Tofu is made from bean curds pressed together in a process similar to cheesemaking. Meanwhile, tempeh is made by cooking and slightly fermenting mature soybeans, then pressing them into a block.

    Tofu doesn’t have much taste on its own, but it easily absorbs the flavor of the ingredients it’s prepared with. Comparatively, tempeh has a characteristic nutty flavor.

    Both tofu and tempeh can be used in a variety of recipes, ranging from burgers to soups, stews, curries, and chilis.

    All three soy-based proteins contain iron, calcium, and 12–20 grams of protein per 3.5-ounce (100-gram) serving.

    Edamame is also rich in folate, vitamin K, and fiber, which can help support digestion and regularity.

    On the other hand, tempeh contains probiotics, B vitamins, and minerals, such as magnesium and phosphorus.

    3. Lentils

    With 18 grams of protein per cooked cup (198 grams), lentils are a great source of protein.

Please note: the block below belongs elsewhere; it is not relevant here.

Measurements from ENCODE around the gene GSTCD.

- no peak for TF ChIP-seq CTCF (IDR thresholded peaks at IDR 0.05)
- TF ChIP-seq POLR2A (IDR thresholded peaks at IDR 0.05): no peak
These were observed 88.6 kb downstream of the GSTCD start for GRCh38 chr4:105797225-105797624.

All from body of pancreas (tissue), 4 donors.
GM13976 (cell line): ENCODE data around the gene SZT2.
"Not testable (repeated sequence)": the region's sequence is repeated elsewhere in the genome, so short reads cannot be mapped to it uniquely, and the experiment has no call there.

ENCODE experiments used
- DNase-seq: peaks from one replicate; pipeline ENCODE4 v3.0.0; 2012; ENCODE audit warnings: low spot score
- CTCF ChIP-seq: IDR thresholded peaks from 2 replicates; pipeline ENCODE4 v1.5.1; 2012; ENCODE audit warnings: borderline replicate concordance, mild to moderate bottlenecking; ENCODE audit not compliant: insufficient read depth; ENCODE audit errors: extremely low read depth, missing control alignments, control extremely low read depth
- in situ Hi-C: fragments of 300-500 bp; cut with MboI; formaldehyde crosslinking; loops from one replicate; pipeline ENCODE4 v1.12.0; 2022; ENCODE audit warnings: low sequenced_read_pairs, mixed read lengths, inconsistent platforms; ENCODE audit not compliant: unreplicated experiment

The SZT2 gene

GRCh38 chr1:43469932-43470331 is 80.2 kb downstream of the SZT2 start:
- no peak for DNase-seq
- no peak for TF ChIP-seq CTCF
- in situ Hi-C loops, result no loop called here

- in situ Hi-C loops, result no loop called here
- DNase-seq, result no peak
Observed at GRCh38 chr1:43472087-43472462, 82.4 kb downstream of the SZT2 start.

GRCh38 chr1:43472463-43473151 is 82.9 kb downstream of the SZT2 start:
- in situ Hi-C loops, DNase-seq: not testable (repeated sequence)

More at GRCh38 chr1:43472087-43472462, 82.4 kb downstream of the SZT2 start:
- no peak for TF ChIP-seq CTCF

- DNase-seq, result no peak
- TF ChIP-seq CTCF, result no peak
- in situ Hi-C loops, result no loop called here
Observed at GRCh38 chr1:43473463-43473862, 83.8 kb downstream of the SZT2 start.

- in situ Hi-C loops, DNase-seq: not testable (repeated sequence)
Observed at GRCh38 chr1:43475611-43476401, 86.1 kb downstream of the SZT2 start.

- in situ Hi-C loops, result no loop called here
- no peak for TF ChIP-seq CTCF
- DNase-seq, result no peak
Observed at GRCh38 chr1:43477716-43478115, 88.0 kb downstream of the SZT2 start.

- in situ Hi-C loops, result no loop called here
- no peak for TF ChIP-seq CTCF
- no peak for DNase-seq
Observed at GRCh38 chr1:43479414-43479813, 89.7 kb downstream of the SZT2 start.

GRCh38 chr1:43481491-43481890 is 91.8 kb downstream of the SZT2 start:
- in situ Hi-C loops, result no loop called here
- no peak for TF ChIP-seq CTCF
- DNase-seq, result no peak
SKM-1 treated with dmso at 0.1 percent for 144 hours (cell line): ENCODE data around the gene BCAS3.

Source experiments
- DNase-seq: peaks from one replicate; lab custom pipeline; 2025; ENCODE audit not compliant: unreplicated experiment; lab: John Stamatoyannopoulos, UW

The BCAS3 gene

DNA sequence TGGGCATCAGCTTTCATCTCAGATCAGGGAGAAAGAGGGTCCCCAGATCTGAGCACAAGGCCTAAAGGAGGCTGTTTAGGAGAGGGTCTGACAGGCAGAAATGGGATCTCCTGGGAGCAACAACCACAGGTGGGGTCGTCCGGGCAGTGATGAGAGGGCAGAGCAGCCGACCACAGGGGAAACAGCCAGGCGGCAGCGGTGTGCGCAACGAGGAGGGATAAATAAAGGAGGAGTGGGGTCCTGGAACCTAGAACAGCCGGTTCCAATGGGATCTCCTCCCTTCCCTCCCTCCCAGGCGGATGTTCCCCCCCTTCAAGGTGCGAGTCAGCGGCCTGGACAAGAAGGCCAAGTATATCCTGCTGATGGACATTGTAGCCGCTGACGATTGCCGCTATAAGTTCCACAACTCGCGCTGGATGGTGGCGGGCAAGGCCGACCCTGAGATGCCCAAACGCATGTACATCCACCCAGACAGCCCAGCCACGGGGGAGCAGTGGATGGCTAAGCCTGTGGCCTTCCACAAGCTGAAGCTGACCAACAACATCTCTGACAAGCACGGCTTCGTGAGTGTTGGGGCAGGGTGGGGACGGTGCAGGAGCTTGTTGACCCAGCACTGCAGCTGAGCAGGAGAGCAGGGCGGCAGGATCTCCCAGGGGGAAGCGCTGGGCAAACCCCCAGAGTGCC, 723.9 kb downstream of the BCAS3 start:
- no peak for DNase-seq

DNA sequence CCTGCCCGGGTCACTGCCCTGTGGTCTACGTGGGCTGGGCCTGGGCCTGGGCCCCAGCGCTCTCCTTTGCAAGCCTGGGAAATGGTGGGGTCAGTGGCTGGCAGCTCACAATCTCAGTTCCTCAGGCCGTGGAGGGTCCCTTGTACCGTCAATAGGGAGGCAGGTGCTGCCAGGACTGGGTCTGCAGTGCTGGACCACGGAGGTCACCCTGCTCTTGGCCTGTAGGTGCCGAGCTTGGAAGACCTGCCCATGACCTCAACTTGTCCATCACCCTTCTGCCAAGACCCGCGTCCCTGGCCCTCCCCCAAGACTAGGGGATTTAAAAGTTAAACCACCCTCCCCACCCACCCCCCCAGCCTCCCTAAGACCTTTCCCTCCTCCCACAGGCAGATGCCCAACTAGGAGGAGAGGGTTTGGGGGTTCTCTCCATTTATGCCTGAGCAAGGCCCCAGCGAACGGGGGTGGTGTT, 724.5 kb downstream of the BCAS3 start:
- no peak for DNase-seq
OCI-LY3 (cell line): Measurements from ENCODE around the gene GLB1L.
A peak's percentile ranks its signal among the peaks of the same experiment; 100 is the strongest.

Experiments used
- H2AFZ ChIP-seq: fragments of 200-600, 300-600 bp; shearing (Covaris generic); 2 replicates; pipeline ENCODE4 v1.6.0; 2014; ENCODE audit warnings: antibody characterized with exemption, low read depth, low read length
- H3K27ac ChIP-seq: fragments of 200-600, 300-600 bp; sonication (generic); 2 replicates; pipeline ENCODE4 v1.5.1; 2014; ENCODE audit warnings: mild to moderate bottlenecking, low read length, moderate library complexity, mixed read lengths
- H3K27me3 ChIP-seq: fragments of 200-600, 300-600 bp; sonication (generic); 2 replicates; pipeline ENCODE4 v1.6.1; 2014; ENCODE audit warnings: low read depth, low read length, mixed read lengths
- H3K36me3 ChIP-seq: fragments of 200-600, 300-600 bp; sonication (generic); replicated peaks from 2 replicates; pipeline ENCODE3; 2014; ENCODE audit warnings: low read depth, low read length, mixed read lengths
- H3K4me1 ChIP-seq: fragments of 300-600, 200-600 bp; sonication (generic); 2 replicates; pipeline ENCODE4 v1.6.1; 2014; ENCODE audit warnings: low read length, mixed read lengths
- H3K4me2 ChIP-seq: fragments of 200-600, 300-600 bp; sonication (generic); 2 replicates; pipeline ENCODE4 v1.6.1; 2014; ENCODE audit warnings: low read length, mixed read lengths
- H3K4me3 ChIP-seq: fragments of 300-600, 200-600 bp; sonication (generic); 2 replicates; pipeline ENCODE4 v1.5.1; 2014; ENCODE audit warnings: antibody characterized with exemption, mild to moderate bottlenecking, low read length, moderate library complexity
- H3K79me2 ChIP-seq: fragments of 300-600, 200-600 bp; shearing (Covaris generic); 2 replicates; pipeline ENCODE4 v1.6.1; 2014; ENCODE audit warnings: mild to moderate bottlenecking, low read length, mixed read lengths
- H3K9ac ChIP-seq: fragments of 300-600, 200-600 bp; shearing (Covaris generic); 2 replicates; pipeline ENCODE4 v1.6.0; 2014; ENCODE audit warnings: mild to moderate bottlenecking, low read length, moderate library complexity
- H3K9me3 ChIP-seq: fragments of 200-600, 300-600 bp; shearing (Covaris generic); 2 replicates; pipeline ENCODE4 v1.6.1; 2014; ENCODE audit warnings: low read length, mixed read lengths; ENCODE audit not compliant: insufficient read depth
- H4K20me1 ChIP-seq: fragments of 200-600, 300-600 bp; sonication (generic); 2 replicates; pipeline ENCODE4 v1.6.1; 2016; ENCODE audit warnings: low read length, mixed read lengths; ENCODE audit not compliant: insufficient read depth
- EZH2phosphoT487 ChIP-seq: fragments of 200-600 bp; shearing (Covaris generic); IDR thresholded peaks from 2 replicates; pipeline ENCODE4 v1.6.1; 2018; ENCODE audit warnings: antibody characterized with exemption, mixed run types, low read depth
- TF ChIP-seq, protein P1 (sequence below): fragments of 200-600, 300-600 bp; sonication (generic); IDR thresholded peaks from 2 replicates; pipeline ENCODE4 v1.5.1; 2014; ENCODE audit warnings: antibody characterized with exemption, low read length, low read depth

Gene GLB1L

They can be used in a variety of dishes, ranging from fresh salads to hearty soups and spice-infused dahls.

    Lentils are also a great source of fiber, providing over half of your recommended daily fiber intake in a single cup (198 grams).

    Furthermore, the type of fiber found in lentils has been shown to feed the good bacteria in your colon, which can help promote a healthy gut. Lentils may also reduce your chance of heart disease, diabetes, excess body weight, and certain types of cancer.

    In addition, lentils are rich in folate, manganese, and iron. They also contain a hearty dose of antioxidants and other health-promoting plant compounds.

    Lentils are popular around the globe, and they’re the basis of Indian dishes known as dal or dahl. If you eat South Asian food often, chances are you’re already a fan of lentils.

    4. Beans

    Kidney, black, pinto, and most other varieties of beans are extremely important staple foods across cultures and contain high amounts of protein per serving.

    Chickpeas, also known as garbanzo beans, are another type of bean with a high protein content.